Jean Asselborn. pictured in May 2019, says the decisions made regarding international protection applications by the initial reception office are compliant with the 2015 asylum law and the Dublin Regulation
Photo: Matic Zorman (archives)
The minister responsible for immigration and asylum has refuted many of the allegations made by the Luxembourg refugee council.
A war of words has broken out between the ministry for immigration and asylum, which falls under the foreign ministry portfolio headed by Jean Asselborn (LSAP), and the Lëtzebuerger Flüchtlingsrot (Luxembourg refugee council) collective. The Flüchtlingsrot, which counts some 11 member associations including Amnesty International and Médecins du Monde, on Tuesday accused the Luxembourg authorities of negligence in the processing of asylum applications. It claimed that as a consequence even particularly vulnerable asylum-seekers--the seriously ill, minors, the elderly, victims of violence--were being put on the streets. It also cited instances where applicants had been subjected to body searches and compared immigration officers to the police.
Obtaining a certificate that acknowledges an application for asylum has been made is a prerequisite for claiming a number of fundamental rights and also allows refugees the opportunity to find shelter in one of the grand duchy’s authorised refugee homes. The covid-19 crisis has only exacerbated the situation.
The Flüchtlingsrot says it is not acceptable for the immigration directorate to make a pre-selection. It said it would post staff in front of the asylum application office to inform applicants about their rights and to explain which organisations in the grand duchy they can contact to get help and support.
In a statement on Tuesday evening, Asselborn said that he would welcome a delegation from the Flüchtlingsrot to discuss the situation. But he also said that the immigration directorate’s primary intake officers were regularly shown disrespect and often confronted with threatening behaviour that required the intervention of security officers.
The minister also refuted the claim that the health crisis had made the situation worse. The initial reception office had been open during the entire crisis and the government had even extended application certificates accordingly.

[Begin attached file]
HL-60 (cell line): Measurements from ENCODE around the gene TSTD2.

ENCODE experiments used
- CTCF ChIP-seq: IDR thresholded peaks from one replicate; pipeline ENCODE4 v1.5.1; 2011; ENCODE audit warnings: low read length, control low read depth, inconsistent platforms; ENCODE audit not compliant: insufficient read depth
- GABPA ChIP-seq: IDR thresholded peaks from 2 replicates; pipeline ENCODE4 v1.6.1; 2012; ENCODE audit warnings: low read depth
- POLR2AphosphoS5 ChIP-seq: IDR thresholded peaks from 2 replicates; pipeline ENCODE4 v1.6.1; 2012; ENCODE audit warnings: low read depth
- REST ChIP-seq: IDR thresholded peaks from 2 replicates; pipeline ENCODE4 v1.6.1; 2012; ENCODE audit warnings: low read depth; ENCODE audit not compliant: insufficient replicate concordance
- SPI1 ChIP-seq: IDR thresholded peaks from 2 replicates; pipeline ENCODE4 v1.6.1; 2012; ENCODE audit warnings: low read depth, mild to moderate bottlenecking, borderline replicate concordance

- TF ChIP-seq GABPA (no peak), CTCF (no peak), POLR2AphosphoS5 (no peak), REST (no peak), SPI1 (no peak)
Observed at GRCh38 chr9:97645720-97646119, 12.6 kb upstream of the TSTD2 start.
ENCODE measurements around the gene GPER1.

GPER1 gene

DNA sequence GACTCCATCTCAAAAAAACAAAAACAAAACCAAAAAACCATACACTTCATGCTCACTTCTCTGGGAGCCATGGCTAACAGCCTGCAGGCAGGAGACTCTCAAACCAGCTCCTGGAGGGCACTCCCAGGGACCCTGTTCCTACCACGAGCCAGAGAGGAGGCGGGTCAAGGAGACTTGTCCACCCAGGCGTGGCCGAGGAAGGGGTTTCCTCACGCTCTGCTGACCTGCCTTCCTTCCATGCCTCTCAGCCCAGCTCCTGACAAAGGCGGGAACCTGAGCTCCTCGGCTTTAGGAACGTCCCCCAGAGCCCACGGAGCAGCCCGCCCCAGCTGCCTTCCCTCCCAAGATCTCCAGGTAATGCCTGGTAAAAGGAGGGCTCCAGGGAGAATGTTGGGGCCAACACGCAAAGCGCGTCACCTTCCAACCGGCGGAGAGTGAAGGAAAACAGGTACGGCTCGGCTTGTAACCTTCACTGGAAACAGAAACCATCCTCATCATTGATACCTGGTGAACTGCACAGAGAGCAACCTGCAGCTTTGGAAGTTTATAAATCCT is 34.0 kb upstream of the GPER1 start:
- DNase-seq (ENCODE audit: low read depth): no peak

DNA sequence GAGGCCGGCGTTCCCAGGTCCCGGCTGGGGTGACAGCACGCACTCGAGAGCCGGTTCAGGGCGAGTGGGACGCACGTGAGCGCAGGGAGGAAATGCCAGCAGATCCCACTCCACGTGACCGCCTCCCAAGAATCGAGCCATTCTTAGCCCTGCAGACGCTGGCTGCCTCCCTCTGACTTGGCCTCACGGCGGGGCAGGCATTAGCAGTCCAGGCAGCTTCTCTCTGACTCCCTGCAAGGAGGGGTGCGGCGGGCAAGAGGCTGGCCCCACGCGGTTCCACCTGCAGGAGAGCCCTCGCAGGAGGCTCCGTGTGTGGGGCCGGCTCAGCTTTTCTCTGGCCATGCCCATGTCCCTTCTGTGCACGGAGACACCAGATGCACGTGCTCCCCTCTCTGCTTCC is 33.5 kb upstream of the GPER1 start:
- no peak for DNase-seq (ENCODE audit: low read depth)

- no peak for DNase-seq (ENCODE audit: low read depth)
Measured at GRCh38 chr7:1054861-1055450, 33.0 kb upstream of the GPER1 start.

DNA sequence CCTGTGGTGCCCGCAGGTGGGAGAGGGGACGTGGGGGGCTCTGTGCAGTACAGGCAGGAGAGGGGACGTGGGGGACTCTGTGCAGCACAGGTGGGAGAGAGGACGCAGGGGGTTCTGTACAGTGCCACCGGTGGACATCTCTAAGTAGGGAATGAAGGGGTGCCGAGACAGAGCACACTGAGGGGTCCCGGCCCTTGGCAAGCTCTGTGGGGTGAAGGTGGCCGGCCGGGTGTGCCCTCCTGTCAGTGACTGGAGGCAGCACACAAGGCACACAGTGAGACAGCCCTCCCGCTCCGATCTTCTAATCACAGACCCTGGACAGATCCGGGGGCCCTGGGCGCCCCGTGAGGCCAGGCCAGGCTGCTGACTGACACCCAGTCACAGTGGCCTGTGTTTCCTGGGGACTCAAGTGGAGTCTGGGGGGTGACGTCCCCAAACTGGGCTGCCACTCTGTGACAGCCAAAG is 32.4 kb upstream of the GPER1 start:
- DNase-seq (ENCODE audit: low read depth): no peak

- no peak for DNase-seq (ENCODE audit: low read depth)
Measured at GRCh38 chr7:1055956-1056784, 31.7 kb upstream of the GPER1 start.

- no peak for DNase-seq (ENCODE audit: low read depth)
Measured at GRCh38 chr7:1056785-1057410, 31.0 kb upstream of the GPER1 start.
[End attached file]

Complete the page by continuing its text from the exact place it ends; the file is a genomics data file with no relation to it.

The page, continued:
Asselborn did acknowledge that no applications for international protection were able to be registered between 29 June and 9 July due to technical problems related to the Eurodac EU asylum fingerprint database. As a result, applicants had to return to the office after 9 July, but they had in the meantime been housed and supervised by the National Reception Office (ONA), the minister said.
He added that what the Flüchtlingsrot said was a “pre-selection” was in fact compliant with the asylum law of 2015 and the Dublin Regulation, and that informing applicants that they were not eligible for asylum as soon as possible was done to avoid giving them false hope. The minister said that once informed of a negative decision, many people return to the member state that was responsible for their initial application or that had already granted them international protection.
Asselborn also reiterated his obligation to protect refugee children in homes and schools. “We must prevent adults from being placed among children, that is to say adults who fraudulently try to benefit from advantageous provisions that would not otherwise be granted to them,” he said. In 2019, 64 adult applicants tried to pass themselves off as minors according to the ministry.